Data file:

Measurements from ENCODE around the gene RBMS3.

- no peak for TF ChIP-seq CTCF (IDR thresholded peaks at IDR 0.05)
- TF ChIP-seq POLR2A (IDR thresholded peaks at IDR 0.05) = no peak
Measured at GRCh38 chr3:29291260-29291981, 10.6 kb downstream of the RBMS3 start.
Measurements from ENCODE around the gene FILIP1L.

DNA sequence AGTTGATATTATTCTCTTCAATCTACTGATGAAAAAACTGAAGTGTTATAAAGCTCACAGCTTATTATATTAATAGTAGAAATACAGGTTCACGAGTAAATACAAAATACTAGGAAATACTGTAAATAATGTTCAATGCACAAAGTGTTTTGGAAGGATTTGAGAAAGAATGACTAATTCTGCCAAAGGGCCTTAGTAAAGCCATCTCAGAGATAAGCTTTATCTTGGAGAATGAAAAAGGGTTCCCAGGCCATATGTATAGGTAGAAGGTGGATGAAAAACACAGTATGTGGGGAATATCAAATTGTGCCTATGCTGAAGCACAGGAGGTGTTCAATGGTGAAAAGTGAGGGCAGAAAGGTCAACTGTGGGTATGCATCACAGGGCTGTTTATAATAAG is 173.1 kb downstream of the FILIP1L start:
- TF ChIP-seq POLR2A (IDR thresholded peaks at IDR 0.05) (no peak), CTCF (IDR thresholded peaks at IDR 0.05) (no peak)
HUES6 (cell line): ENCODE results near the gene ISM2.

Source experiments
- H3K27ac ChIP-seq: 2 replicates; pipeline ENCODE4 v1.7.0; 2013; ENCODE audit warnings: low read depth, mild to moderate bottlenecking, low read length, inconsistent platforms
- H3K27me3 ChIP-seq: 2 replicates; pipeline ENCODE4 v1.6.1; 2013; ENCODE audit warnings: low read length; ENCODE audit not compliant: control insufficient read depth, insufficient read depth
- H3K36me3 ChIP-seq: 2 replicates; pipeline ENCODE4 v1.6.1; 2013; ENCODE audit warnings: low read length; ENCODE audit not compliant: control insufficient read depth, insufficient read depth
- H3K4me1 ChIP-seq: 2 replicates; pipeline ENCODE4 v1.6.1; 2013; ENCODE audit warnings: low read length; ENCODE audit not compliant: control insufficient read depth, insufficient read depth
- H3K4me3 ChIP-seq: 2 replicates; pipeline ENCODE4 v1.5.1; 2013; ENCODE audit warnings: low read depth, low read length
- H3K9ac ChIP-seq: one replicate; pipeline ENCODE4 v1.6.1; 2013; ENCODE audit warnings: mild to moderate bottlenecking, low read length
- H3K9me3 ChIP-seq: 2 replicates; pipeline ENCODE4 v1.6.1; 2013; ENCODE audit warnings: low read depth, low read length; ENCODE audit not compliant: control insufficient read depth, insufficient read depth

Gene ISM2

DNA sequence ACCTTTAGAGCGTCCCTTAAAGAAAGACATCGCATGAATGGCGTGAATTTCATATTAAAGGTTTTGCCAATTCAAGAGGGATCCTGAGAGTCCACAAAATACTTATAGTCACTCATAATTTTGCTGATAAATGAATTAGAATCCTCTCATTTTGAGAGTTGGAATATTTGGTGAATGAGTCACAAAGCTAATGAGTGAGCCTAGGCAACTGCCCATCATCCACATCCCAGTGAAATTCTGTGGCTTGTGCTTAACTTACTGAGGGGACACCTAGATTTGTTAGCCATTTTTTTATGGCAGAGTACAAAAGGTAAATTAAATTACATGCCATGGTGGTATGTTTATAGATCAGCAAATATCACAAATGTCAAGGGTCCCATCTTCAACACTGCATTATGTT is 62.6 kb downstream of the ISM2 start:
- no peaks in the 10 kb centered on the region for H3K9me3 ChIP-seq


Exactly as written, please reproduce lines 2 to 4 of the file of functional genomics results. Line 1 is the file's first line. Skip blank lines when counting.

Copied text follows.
- no peak for TF ChIP-seq CTCF (IDR thresholded peaks at IDR 0.05)
- TF ChIP-seq POLR2A (IDR thresholded peaks at IDR 0.05) = no peak
Measured at GRCh38 chr3:29291260-29291981, 10.6 kb downstream of the RBMS3 start.